SAN JOSE, Calif. – Long Island Gulls netminder Ryan Denes made 16 saves and Grant Young scored the game-winner as the Gulls downed Little Caesars, 2-0, to claim the 2023 Chipotle-USA Hockey Youth Tier I 16U National Championship Monday at Tech CU Arena.
“It was a great hockey game,” said Vinny Smith, head coach of the Long Island Gulls.
“They took it to us for stretches, and we defended and finished when we had to. We’re with these kids every day and we’ve been together for eight-and-a-half months, so to be able to get that feeling and accomplishment is surreal. These kids are so selfless; their fight, their will and their passion showed in that game. They’re just amazing.”
Both teams had several great chances, with Little Caesars nearly taking a lead just past the halfway point of the second period as Brecken Smith flew out of the penalty box, picking up the puck off Aidan Brown’s clear, but Denes was equal to the task.
Just one minute later, it was the Gulls who had a big chance as Jack Genovese picked off the puck in the neutral zone and sent it to Ryan Wachtel, who fired it from the slot and picked up his own rebound to get a second shot off, but Little Caesars’ Owen Lepak came up with two big saves to keep things scoreless.
The Gulls finally broke through on the power play in the third after 37:40 scoreless minutes. Young fired a shot top shelf from the right circle off a feed from Wachtel at the point to give Long Island a 1-0 lead.
John McNelis sealed Long Island’s win with an empty-netter with just four seconds left to play.
The championship marks the first 16U national title for the Long Island Gulls after the team fell just short last year, finishing second in the 16U division.
PLYMOUTH, Mich. — Gavin Weeks was the backbone for Buffalo Saints throughout the season.
He had to be.
As the only goalie on the roster, Weeks played every minute and made timely saves this year, which culminated at the 2023 Chipotle-USA Hockey Youth Tier I 14U National Championships. Weeks made 14 saves in a 2-1 victory in the Tier I 14U championship game on Monday against the Chicago Mission (Ill.) at USA Hockey Arena.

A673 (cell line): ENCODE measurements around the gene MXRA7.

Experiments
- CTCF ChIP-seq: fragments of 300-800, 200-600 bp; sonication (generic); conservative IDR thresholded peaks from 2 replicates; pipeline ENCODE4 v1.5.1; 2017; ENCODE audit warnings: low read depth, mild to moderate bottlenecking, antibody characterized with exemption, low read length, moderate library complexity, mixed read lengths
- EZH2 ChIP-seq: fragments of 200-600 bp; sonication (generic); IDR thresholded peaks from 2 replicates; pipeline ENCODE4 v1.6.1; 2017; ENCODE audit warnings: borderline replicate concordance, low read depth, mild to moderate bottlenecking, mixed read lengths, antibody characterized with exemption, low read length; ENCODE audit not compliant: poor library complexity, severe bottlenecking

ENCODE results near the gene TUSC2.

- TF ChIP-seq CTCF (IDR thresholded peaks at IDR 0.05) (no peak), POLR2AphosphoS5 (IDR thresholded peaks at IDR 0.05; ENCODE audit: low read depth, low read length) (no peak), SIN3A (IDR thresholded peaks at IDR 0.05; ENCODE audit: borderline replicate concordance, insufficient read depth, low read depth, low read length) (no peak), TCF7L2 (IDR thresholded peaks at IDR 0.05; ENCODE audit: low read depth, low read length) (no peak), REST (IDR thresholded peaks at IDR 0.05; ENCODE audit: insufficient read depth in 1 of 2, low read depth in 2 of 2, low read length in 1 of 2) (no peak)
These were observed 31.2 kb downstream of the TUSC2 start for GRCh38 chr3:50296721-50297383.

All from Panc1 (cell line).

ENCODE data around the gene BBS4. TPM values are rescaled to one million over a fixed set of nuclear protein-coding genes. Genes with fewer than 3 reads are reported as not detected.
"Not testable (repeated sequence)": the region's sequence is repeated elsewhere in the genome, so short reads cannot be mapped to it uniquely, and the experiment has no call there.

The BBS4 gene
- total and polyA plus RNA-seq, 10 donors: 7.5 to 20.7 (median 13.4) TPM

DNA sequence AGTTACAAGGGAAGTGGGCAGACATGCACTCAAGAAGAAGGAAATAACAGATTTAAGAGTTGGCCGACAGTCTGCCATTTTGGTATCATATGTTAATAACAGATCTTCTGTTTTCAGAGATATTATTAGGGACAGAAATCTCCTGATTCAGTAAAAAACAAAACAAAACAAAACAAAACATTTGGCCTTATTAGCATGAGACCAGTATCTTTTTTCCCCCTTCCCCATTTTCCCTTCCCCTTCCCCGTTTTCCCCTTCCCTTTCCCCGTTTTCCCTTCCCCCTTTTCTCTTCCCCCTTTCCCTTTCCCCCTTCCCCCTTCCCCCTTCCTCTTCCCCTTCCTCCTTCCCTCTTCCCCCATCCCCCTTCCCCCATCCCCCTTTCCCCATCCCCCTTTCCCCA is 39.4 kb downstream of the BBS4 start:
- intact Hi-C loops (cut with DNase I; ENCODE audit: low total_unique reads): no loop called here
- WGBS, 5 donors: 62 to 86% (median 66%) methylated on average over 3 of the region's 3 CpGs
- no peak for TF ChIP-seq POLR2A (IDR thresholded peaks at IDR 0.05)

“He was our solo goalie all year and he just set the table for us all year,” Buffalo Saints coach Greg Collins said. “When you see him, going out there all the time, he was a warrior, he put us in spots to win all year, he was a rock.”
Weeks was steady from the start on Monday. Chicago controlled the puck for much of the first period, but despite an 8-3 edge in shots, still couldn’t score in the opening period.
In the second period, Weeks made two of his most important stops, first going left to right for a dazzling blocker save after a rebound, then stopping a breakaway to keep it 0-0.
“When I make that first big save all the pressure goes off,” Weeks said. “That’s when things start to become easier for me, the pressure goes the other way.”
Weeks eventually let up a goal midway through the second on the penalty kill. Chicago’s Lukas Zajic skated and controlled the puck from the point and took a lane to the net where he was able to flip a shot over Weeks’ shoulder for his fifth goal of the tournament to put the Mission up 1-0.
“When we went down 1-0, we didn’t really worry. They didn’t panic, they’ve been in spots like this before, they were ready,” Collins said. “So I felt pretty good about this team knowing what to do when they end up in that spot.”
He was right.
By limiting the damage in the first two periods, the Saints had enough room to mount a comeback. The Saints tied the game 1:22 later when a floating point shot by Joshua Henry made its way through traffic and past Mission goalie Jake Windbiel, who made 18 saves in the game.
Rudolfs Berzkalns cleaned up a rebound with 15:10 remaining in the third period to give Buffalo its first lead, which Weeks helped secure as the championship-clincher for the Saints.
Dain Gordon created the initial chance on a zone entry, working his way around a Mission defender and firing a hard shot low on the stick side. The rebound kicked to the slot where Berzkalns was able to rifle home the rebound for his team-high sixth goal of the tournament.